Gold's massive $50 daily drop is just a 'speed bump' in the 2023 outlook but be aware of more profit-taking next week - analysts
(Kitco News) The gold market saw significant losses Friday as the precious metal dropped $50 on the day following a shockingly solid employment report out of the U.S.
The U.S. economy added a staggering 517,000 jobs in January as the unemployment rate dropped to 3.4% — the lowest level since 1969. This took many by surprise as market consensus calls were looking for just 185,000 new positions.
On top of that, the U.S. service sector beat expectations in January, rising to 55.2% after a contraction in December, according to the latest data from the Institute of Supply Management (ISM).
"Today's data irked the Federal Reserve, which was fairly confident about inflation trends. This service sector is still too strong. And it is going to keep wage pressures elevated," OANDA senior market analyst Edward Moya told Kitco News.
After raising rates at a slower pace of 25 basis points on Wednesday, Fed Chair Jerome Powell talked about disinflation progress. "It is gratifying to see the disinflationary process now getting underway," he said. "We can now say, for the first time, that the disinflationary process has started. And we see it really in goods prices so far."
However, Powell did acknowledge that the service sector is yet to feel a slowdown in inflation.
Before Friday's employment report, the markets were looking for the Fed to potentially end its hiking cycle in March, but that is now changing, and gold is reacting to that, noted Moya.
"This is very disruptive for the gold trade. The markets thought we were very close to the end of Fed tightening. And now, there is the question of when this economy will really weaken. This employment report was shockingly strong, and that suggests that wage pressures are not coming down any time soon," Moya added.
Gold plummeted Friday, with April Comex futures dropping to $1,875.70 an ounce, down $55 on the day and looking to close the week down 3.7%.
"There is a lot of data for markets to digest. And not just the employment report but the Fed's tone. The market wants to interpret Powell as dovish. But the Fed's reaction function will be difficult to predict. That's the main reason why gold has gone down," Gainesville Coins precious metals expert Everett Millman told Kitco News.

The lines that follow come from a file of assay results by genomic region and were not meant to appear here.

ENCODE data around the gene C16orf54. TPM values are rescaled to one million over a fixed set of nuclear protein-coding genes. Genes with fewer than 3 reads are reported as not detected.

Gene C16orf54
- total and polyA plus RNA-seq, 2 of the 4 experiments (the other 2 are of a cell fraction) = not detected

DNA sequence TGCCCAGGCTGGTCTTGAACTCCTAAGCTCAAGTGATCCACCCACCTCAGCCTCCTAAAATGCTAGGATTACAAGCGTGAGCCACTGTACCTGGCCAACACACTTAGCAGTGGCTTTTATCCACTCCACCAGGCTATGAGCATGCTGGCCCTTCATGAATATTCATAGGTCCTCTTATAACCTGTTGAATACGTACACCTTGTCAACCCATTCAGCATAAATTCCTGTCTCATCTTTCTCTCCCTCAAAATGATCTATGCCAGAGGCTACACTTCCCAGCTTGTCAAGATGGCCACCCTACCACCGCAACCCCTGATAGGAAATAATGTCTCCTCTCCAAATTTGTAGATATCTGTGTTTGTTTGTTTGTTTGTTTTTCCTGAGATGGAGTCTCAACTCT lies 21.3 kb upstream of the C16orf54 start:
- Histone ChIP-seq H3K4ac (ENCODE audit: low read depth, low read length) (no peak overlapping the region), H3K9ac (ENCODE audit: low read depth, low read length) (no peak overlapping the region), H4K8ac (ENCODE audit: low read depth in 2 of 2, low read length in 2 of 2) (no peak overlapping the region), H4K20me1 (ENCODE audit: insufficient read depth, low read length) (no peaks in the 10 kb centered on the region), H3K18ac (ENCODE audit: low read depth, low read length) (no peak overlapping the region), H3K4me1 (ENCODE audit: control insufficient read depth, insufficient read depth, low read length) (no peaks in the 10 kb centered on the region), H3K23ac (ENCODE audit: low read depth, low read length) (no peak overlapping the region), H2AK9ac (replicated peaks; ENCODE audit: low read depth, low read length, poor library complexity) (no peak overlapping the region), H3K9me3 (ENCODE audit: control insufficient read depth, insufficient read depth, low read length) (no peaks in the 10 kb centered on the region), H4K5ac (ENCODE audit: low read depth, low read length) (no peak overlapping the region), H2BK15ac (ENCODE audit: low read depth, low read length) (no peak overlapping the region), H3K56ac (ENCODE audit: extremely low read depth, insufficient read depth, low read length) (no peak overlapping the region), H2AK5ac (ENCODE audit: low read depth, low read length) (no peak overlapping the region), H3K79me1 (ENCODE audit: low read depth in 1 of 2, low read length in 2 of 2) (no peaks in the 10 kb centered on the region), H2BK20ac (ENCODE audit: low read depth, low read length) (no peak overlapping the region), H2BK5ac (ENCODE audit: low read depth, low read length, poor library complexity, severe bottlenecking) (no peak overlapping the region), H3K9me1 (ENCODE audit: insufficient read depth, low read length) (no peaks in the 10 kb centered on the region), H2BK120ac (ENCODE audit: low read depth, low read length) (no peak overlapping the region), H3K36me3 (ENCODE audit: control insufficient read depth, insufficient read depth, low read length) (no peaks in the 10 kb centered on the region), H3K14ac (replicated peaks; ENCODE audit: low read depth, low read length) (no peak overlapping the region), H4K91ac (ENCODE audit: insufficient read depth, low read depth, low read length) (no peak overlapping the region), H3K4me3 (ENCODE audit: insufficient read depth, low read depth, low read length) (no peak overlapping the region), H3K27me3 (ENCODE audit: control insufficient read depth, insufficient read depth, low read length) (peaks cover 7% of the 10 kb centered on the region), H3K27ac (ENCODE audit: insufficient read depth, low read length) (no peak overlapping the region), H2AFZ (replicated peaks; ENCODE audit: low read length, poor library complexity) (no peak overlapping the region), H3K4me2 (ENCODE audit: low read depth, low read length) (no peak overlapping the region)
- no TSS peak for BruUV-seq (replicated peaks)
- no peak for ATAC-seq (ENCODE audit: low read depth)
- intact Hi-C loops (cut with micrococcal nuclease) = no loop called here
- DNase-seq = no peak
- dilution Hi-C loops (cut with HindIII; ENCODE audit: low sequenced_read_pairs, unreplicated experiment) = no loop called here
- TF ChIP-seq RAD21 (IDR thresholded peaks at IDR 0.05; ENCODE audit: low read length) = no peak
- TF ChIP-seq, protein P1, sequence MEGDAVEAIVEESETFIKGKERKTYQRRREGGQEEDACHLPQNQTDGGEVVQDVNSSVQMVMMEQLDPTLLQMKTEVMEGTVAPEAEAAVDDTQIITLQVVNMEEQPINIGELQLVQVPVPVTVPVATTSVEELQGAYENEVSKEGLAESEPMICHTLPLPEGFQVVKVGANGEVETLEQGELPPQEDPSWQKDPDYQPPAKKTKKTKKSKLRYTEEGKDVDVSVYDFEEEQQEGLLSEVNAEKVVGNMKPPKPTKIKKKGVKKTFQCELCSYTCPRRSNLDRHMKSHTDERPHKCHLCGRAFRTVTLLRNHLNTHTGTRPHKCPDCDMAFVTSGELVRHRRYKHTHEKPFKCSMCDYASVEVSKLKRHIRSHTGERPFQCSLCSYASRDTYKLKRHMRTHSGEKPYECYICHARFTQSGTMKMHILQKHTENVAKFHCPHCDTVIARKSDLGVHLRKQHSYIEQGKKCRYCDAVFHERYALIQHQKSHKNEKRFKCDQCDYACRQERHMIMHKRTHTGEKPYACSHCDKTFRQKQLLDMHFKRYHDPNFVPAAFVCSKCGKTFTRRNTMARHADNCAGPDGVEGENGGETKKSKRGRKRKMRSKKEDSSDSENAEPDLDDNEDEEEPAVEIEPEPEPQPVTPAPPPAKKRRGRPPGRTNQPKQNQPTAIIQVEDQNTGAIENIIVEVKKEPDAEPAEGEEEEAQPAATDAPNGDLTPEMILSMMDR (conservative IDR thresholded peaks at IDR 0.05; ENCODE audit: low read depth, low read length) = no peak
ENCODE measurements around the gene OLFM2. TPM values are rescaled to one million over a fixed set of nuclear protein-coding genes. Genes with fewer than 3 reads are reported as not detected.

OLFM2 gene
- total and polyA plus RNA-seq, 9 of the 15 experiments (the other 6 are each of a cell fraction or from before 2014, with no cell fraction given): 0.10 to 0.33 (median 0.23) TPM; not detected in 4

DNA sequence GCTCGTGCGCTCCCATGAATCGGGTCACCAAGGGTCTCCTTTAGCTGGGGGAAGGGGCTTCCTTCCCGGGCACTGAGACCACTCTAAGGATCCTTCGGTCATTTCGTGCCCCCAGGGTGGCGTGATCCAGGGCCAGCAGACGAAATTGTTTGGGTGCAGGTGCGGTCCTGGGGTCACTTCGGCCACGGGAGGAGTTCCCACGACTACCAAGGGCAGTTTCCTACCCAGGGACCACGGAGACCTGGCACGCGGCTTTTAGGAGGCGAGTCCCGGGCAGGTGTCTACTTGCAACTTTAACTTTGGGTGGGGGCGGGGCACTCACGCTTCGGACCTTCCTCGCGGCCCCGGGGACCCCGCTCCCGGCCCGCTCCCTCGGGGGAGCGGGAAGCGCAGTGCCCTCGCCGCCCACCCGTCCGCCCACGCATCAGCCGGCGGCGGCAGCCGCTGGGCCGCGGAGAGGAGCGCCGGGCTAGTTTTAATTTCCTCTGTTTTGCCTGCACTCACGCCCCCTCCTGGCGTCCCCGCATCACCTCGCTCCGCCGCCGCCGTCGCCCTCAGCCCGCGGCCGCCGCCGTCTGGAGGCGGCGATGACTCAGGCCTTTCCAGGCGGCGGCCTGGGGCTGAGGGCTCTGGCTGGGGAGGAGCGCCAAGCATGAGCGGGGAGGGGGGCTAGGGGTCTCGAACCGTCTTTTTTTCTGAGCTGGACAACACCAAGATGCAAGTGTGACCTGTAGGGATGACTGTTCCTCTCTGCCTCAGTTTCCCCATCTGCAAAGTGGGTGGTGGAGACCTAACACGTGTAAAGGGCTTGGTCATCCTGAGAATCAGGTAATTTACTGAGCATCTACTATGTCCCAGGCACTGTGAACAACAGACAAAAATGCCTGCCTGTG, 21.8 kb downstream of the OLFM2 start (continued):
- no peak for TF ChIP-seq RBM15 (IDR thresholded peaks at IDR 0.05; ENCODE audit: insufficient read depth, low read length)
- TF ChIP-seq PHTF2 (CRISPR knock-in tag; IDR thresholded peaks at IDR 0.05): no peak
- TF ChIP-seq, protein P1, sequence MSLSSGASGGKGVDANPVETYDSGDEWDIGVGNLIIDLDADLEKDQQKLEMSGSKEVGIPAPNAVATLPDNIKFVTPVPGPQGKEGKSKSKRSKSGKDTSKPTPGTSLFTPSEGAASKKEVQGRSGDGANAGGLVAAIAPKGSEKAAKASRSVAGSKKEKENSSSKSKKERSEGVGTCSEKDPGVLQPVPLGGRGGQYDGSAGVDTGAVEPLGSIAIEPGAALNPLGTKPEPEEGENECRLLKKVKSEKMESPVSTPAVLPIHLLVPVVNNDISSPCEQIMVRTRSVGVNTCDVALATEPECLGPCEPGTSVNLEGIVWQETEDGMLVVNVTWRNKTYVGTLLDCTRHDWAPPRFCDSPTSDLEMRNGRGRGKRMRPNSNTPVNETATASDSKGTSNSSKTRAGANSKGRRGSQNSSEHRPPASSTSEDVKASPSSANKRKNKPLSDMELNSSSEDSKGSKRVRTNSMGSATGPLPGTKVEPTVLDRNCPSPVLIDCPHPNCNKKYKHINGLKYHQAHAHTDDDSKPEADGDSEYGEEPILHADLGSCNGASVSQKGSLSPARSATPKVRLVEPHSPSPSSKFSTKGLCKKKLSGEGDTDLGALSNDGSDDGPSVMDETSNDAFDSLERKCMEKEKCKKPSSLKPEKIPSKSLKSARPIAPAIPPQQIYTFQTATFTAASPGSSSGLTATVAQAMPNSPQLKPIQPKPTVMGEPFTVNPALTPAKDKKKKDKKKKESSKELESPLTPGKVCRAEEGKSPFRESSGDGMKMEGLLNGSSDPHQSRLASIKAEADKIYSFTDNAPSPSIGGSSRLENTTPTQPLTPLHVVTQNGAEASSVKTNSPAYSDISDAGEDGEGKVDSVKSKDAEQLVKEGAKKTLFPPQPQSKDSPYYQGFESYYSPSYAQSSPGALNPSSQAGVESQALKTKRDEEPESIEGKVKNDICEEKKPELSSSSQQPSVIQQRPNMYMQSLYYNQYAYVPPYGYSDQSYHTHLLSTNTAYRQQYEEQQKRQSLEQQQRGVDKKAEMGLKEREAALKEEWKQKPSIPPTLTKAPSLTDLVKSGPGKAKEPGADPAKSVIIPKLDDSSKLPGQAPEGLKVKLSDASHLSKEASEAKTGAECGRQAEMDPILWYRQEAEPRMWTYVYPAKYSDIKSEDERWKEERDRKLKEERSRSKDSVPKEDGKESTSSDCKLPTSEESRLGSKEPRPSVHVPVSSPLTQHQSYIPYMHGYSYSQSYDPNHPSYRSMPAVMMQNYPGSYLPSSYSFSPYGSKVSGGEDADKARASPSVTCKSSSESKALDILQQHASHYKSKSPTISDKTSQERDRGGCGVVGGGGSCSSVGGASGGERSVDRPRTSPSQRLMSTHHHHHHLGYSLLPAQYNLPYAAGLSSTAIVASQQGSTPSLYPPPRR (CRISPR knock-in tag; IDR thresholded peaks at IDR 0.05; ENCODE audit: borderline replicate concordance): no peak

After the best start to the year since 2012, gold was due for some profit-taking, and with the latest developments, analysts said there might be more selling next week.
"The path of least resistance for gold is to move lower," said Millman. "Expect us to spend more time consolidating and trading sideways. Gold spent so little time trading between $1,800-$1,900 before this selloff. It quickly moved from $1,700 to $1,900. This is why gold will be testing a lot of these levels in $1,800s before the market has strong conviction again."
The immediate support for gold is $1,870 an ounce. If that doesn't hold, gold will test $1,850 and then $1,800, Millman pointed out.
However, the overall bullish outlook remains intact despite the short-term downtrend, noted Millman. "No matter what the Fed ends up doing, gold will perform well through the rest of the year. This is a short-term speed bump rather than a fundamental change in gold's outlook," he said.
One driver to watch in the first quarter will be central bank gold buying after the official sector purchased 1,136 tonnes — the most since 1967 in 2022, according to the World Gold Council's (WGC) data.
"This is a major theme supporting gold as an investment. We haven't seen that level of interest since the last financial crisis. That is an important thing to watch," Millman pointed out.
Next week's data
The event to watch next week is Fed Chair Powell's appearance at the Economic Club of Washington.
"If he fails to push back meaningfully against the market reaction, the implication would be that the Fed itself is relaxed with what the market is doing, which risks it pushing further in the direction of pricing future interest rate cuts," said ING chief international economist James Knightley.
Tuesday: Powell speaks
Thursday: U.S. jobless claims,
Friday: Michigan consumer sentiment